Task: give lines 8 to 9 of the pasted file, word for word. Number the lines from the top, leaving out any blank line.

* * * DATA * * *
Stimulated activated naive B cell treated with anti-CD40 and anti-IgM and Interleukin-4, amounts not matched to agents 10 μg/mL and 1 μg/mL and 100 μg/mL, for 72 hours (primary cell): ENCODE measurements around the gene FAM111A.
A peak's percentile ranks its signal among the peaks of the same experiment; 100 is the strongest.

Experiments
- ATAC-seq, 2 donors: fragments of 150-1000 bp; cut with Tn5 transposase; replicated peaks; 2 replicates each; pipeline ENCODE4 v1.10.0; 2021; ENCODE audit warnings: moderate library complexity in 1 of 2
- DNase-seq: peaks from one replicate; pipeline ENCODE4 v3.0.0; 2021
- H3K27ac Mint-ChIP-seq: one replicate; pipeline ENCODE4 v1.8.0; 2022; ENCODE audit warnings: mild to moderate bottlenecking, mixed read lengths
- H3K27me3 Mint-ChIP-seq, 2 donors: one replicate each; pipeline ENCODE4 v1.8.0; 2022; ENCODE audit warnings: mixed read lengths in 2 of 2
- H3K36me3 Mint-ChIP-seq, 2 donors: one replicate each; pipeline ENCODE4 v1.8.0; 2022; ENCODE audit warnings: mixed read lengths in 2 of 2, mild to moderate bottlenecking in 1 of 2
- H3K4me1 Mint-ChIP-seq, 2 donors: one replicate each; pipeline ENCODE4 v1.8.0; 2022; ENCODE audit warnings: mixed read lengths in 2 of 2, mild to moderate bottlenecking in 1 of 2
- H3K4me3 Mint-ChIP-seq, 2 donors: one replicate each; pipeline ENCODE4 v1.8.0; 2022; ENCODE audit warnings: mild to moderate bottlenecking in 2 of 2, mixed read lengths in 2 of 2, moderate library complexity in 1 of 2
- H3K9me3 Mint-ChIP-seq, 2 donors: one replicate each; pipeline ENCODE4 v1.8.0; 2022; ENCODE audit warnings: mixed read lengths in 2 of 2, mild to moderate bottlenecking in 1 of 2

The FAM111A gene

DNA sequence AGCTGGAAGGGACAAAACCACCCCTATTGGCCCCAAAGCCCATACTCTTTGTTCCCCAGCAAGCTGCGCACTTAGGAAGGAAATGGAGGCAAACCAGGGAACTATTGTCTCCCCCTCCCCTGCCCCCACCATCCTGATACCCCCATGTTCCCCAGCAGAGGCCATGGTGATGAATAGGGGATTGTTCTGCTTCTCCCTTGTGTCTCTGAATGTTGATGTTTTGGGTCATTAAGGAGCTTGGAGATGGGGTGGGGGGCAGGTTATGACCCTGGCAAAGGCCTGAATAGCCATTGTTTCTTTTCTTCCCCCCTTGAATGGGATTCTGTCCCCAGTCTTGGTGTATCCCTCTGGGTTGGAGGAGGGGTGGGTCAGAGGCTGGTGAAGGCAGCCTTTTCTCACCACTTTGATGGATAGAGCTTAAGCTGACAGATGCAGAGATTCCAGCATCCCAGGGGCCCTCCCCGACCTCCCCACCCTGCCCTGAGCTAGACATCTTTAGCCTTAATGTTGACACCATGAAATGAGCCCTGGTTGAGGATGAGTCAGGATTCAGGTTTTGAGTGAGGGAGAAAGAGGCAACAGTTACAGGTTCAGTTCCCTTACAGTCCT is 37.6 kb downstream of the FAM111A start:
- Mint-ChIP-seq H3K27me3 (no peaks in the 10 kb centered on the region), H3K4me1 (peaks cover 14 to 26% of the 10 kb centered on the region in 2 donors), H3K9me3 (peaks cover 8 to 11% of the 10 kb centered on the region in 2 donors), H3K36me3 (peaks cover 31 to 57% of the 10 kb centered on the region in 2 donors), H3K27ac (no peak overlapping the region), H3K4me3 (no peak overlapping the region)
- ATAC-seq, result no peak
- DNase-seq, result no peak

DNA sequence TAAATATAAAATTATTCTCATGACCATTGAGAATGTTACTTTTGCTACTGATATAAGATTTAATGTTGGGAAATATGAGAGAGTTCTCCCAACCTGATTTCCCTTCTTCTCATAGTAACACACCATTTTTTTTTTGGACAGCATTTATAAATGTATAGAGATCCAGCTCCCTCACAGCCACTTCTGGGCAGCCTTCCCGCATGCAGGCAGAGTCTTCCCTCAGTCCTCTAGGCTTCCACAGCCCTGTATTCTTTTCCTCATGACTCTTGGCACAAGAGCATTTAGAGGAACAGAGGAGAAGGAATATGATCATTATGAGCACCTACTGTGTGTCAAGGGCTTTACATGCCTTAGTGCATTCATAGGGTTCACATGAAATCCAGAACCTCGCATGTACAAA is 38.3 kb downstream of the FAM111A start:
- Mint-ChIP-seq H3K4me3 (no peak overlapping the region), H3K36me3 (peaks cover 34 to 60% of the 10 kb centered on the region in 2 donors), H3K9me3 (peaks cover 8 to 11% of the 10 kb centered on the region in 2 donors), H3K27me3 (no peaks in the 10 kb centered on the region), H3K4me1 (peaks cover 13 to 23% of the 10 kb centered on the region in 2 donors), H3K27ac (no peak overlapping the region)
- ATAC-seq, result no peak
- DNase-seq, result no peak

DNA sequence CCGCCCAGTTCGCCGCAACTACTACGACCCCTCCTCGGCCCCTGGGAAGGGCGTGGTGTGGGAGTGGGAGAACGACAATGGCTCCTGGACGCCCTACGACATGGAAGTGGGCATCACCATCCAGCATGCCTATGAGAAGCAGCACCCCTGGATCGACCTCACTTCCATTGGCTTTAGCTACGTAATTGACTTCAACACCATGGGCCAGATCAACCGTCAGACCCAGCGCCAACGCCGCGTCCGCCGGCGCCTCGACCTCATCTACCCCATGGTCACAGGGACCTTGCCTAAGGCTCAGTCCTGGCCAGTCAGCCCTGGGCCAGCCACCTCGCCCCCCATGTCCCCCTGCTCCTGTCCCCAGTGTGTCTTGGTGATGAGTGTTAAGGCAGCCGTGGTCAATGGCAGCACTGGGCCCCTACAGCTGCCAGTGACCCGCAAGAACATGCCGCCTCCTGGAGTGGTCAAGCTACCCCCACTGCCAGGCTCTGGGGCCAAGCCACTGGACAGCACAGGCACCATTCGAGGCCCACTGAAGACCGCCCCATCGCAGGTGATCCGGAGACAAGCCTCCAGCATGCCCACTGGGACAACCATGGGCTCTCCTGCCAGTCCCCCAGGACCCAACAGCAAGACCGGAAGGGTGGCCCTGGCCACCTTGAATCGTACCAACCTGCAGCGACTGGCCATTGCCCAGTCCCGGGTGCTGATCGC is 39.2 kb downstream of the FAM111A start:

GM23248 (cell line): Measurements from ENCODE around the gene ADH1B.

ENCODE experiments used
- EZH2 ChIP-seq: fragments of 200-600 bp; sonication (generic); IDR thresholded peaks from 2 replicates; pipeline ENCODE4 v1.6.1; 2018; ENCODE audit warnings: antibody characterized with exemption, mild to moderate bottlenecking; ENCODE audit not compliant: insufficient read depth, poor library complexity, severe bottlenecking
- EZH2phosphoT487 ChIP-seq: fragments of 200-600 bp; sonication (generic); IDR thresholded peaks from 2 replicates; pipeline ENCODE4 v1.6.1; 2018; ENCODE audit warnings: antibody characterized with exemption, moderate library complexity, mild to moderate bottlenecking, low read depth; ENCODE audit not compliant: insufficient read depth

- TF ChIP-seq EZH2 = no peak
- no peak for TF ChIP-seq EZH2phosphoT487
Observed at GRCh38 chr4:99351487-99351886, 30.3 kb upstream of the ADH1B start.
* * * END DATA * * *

- H3K36me3 Mint-ChIP-seq, 2 donors: one replicate each; pipeline ENCODE4 v1.8.0; 2022; ENCODE audit warnings: mixed read lengths in 2 of 2, mild to moderate bottlenecking in 1 of 2
- H3K4me1 Mint-ChIP-seq, 2 donors: one replicate each; pipeline ENCODE4 v1.8.0; 2022; ENCODE audit warnings: mixed read lengths in 2 of 2, mild to moderate bottlenecking in 1 of 2